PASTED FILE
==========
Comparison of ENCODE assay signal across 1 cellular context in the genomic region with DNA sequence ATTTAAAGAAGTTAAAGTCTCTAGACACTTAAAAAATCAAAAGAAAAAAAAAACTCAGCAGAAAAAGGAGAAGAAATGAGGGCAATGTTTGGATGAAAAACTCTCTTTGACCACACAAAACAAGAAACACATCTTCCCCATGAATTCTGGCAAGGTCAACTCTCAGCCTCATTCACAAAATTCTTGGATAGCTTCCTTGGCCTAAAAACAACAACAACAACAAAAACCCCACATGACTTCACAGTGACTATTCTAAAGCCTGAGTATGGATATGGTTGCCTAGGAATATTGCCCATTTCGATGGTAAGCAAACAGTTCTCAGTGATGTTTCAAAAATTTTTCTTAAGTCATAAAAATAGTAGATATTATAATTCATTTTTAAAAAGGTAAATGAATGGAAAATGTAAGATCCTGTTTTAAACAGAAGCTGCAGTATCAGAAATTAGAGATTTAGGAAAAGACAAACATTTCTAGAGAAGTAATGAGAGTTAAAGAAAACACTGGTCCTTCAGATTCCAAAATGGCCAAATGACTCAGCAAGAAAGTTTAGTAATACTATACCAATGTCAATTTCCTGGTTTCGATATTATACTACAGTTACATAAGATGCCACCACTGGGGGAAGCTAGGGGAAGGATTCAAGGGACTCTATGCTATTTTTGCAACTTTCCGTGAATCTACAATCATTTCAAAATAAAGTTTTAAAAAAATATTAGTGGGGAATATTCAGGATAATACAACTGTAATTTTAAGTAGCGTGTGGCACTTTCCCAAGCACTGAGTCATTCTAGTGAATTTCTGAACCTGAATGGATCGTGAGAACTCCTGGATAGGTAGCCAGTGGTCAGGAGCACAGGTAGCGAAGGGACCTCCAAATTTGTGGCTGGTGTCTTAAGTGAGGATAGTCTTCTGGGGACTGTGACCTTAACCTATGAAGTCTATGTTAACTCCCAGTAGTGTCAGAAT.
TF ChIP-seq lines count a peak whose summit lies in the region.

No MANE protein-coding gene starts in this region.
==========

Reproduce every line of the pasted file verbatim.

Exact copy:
Comparison of ENCODE assay signal across 1 cellular context in the genomic region with DNA sequence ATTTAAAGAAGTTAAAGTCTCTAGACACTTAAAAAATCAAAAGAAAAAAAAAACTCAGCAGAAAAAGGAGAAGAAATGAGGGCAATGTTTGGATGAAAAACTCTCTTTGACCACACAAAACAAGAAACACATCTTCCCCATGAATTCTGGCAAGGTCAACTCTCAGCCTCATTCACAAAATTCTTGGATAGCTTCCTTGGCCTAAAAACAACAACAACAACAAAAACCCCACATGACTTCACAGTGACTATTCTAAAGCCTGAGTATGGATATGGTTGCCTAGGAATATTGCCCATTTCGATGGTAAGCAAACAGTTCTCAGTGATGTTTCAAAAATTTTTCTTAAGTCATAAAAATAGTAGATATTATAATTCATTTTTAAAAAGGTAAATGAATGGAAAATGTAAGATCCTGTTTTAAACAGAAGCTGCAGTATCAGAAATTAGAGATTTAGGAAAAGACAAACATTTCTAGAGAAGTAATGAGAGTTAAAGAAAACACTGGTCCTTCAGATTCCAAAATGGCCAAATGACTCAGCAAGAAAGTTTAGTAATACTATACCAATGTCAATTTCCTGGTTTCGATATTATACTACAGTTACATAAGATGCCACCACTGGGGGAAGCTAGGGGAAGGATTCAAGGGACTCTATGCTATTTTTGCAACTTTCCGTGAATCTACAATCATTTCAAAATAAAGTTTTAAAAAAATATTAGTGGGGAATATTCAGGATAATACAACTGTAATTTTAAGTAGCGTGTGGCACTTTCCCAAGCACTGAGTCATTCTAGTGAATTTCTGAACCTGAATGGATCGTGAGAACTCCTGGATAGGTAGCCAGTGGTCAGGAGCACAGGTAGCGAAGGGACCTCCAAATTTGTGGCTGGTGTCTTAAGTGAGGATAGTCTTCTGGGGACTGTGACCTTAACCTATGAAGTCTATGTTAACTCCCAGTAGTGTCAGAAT.
TF ChIP-seq lines count a peak whose summit lies in the region.

No MANE protein-coding gene starts in this region.